Cheryl Bart’s heights

 Total Success: How Cheryl Bart’s heights reveal great depths

“I want to taste everything, feel everything, see everything,” says businesswoman Cheryl

“I want to taste everything, feel everything, see everything,” says businesswoman Cheryl Bart. Picture: Supplied Source: Supplied

The Australian , March 29, 2014 

Cheryl Bart in her interview with Ruth Ostrow.

Cheryl Bart in her interview with Ruth Ostrow. Source: Supplied

THIS Inquirer’s six-week series Total Success — complemented by unique videos — is written and directed by Ruth Ostrow. Here executive Cheryl Bart talks about success and adventure. Total Success has showcased some of Australia’s most influential and charismatic business leaders talking about the often deeply personal subjects that have influenced their lives.

“LET me take you through summit night. The moon is out. You’ve got your crampons on. Your oxygen mask is on. And you know this is it. And, even if you wanted to run up that mountain, you can’t. It feels like you are ­travelling through treacle, or ­molasses, in a kind of narcotic haze, and you just take one step. And then you take another step. And then you take another step. And you are just focusing on each of those steps.”

Cheryl Bart is a lawyer and a director on the board of the ABC; a former chairwoman of the Adelaide Film Festival and the South Australian Film Corporation; chairwoman of ANZ Trustees; and a director of the org­anising committee of the 2015 Asian Cup. She is the mother of two children.

And each of those steps took her literally to the top of the world. The summit of Everest.

Bart was the first Australian ­female to achieve the Explorers Grand Slam, reaching the North Pole and South Pole and — ­accompanied by her then 23-year-old daughter Nikki — ­scaling the highest peaks of every continent in the world. The first mother-daughter team in the world to reach the peak of ­Everest, in 2008.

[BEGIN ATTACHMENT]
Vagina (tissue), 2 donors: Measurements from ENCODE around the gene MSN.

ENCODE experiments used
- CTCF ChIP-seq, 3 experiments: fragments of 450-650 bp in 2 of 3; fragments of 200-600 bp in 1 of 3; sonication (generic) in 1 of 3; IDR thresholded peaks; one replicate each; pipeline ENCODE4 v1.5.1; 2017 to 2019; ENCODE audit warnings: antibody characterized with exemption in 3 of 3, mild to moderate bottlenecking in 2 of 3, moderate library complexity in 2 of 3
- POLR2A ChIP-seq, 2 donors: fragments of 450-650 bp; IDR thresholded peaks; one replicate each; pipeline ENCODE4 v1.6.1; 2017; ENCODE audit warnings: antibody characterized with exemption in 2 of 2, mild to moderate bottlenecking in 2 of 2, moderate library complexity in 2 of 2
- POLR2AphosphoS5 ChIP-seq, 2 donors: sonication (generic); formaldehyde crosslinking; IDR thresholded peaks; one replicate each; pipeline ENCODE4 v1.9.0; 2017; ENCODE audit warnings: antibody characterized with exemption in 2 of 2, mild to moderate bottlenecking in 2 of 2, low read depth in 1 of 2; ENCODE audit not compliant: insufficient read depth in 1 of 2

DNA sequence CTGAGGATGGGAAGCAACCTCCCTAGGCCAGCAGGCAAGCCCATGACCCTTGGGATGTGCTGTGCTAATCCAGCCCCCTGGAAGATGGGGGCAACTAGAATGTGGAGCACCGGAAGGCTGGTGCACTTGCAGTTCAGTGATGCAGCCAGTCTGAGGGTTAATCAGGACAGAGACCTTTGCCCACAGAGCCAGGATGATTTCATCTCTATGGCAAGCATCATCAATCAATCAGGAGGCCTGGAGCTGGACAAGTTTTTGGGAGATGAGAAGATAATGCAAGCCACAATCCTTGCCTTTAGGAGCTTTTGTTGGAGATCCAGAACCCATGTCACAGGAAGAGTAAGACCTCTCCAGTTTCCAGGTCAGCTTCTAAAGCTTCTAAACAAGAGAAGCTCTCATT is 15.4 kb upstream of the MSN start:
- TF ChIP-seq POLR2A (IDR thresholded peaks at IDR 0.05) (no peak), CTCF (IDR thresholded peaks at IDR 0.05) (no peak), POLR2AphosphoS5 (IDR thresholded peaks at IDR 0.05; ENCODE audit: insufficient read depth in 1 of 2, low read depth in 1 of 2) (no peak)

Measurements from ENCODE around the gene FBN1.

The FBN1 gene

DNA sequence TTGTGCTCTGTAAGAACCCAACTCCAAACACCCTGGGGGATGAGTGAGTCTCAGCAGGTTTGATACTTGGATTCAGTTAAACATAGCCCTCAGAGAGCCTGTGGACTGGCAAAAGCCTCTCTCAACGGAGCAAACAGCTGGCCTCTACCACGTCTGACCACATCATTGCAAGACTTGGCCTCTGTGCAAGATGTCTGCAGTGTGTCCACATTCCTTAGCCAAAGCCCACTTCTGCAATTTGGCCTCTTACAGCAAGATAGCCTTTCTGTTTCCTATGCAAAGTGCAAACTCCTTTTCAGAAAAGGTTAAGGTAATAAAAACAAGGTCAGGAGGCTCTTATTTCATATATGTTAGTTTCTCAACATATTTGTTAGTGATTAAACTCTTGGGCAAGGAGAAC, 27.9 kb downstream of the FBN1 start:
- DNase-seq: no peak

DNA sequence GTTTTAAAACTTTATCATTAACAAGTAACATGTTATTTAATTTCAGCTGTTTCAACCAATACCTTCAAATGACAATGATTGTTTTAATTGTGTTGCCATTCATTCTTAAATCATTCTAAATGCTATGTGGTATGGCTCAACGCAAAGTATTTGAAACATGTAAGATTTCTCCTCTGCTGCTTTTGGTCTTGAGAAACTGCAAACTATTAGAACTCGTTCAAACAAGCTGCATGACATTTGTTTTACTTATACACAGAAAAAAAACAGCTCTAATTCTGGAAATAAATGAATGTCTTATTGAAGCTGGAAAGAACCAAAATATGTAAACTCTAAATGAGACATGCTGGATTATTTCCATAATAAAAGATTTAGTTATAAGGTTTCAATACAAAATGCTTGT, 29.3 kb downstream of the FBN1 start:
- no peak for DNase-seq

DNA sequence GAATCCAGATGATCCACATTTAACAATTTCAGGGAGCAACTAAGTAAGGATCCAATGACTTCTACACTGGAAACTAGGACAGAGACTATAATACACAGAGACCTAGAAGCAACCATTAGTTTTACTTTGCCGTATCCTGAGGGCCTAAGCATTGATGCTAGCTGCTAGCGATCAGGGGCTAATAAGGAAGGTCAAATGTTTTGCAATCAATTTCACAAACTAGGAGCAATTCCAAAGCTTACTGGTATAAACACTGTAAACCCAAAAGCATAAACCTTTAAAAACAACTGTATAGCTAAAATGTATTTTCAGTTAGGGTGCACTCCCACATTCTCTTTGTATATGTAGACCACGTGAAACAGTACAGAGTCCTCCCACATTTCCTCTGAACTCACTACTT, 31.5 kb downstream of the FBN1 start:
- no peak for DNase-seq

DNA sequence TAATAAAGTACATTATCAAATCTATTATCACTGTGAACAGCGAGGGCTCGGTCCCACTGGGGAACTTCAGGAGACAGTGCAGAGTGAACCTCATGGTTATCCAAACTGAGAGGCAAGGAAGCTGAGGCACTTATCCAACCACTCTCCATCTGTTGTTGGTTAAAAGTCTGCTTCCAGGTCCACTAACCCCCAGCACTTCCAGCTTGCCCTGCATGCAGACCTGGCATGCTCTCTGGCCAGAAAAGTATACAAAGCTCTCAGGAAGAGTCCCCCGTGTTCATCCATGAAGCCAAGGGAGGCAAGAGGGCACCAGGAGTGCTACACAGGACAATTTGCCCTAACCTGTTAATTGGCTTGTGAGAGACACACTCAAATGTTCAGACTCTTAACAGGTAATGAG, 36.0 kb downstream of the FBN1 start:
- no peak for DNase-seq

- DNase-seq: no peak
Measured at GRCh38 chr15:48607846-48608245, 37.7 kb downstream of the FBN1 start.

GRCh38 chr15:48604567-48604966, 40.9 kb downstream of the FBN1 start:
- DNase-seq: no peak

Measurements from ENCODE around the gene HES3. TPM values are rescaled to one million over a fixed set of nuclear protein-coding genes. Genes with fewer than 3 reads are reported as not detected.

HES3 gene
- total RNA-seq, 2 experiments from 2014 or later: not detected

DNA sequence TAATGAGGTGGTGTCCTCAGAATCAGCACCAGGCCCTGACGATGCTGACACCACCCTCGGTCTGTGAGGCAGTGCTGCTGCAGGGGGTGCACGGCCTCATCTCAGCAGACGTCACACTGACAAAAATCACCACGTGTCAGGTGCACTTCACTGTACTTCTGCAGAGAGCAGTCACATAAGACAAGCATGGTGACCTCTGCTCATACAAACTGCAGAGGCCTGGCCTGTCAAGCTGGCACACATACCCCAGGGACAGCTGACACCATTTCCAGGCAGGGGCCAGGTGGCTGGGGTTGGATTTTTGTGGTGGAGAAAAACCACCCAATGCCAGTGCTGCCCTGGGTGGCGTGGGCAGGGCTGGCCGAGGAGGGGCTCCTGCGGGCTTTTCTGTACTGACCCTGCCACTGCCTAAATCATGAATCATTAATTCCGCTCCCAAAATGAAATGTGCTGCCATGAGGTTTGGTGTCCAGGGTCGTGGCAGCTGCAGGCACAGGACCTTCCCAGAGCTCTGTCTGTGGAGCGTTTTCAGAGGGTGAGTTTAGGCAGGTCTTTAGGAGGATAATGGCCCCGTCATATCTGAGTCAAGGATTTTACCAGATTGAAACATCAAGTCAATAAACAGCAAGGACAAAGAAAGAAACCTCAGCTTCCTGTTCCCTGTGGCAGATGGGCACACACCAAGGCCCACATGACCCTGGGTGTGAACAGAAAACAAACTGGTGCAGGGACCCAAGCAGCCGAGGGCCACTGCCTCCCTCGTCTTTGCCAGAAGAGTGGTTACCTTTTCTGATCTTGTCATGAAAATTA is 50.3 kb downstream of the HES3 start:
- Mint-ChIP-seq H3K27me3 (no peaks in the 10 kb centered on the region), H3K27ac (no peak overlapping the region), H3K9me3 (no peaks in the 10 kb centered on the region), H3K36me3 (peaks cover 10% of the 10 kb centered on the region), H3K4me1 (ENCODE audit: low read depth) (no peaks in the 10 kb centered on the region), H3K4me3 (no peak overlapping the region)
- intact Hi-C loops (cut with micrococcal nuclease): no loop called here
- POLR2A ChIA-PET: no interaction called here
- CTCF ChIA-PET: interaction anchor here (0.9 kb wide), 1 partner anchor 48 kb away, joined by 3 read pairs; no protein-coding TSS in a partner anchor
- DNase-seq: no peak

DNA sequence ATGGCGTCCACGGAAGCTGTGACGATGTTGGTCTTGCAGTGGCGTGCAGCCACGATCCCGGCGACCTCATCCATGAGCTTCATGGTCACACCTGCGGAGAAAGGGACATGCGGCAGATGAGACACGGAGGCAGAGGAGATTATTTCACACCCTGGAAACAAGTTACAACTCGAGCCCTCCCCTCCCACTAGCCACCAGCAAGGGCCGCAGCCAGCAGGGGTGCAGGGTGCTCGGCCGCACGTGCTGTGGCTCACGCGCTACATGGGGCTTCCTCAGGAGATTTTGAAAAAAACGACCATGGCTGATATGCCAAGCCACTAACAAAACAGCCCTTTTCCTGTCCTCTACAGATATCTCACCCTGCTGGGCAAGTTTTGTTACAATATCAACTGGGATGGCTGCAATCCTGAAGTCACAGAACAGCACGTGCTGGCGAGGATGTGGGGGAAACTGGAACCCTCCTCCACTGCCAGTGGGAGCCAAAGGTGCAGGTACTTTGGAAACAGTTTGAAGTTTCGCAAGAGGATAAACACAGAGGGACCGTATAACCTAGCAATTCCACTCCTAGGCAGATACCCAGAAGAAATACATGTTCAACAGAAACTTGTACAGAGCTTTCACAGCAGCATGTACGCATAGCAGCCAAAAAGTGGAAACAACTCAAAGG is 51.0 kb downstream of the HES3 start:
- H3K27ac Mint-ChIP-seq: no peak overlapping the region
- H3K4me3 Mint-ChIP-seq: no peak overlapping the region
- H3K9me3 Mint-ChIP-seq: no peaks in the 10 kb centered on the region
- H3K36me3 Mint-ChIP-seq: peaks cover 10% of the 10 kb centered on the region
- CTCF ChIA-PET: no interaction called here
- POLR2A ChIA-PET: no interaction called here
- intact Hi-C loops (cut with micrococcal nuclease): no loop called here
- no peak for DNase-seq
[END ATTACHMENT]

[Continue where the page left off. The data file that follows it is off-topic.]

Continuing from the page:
Like a growing number of professionals, executives and corporate leaders who are getting into the craze of adventure travel and sports, Bart recognises pushing herself physically and mentally, like when mountain climbing, ­enhances her approach to business. Much more than that, it’s a spiritual awakening and gives her a sense of meaning lacking in so many professional people’s lives.

“I find that when I’m up on the mountain each day I shed what feels like a layer of skin. I shed a lot of the small-minded, petty concerns that we all have. I shed irrelevant items from my life. And each day I feel stronger and purer.

“I am present when I’m on the mountain, in that moment. Gloriously, hysterically alive, wondrously alive. I can’t find that intensity in my day-to-day life.”

A woman who is classed as corporate royalty says climbing Everest was the closest thing to experiencing God.

“I really felt that when we reached the top we were in a ­sacred space — in the Jewish ­religion, it’s the Holy of Holies — it felt like a place so ­sacred that we really weren’t meant to step there.

“ And I did have a sense of awe and a sense of rapture standing there, in this extra­ordinary place.

“So for me it is also the spiritual nature of the mountain.” In keeping with local tradition, she approached Everest with humility and reverence, and asked the mountain permission to climb.

Bart — who describes herself as “either a five-star or a 5000-star woman” — has become the pin-up girl for the growing adventure trend which has as its battle cry: “My adventure is bigger than yours!”

There was a time when a Rolex watch or fancy car was the emblem of success; now it’s living the extreme dream, showing free-spirited courage; meeting huge physical challenges, regardless of age. Bart says: “There is an ability for the human body to tolerate far more than you think it will.”

During an ABC board meeting, I filmed managing director Mark Scott trading stories with her about his latest adventure trip — walking the Kokoda Trail. But at a deeper level it also captures the quest for personal growth and care of the soul.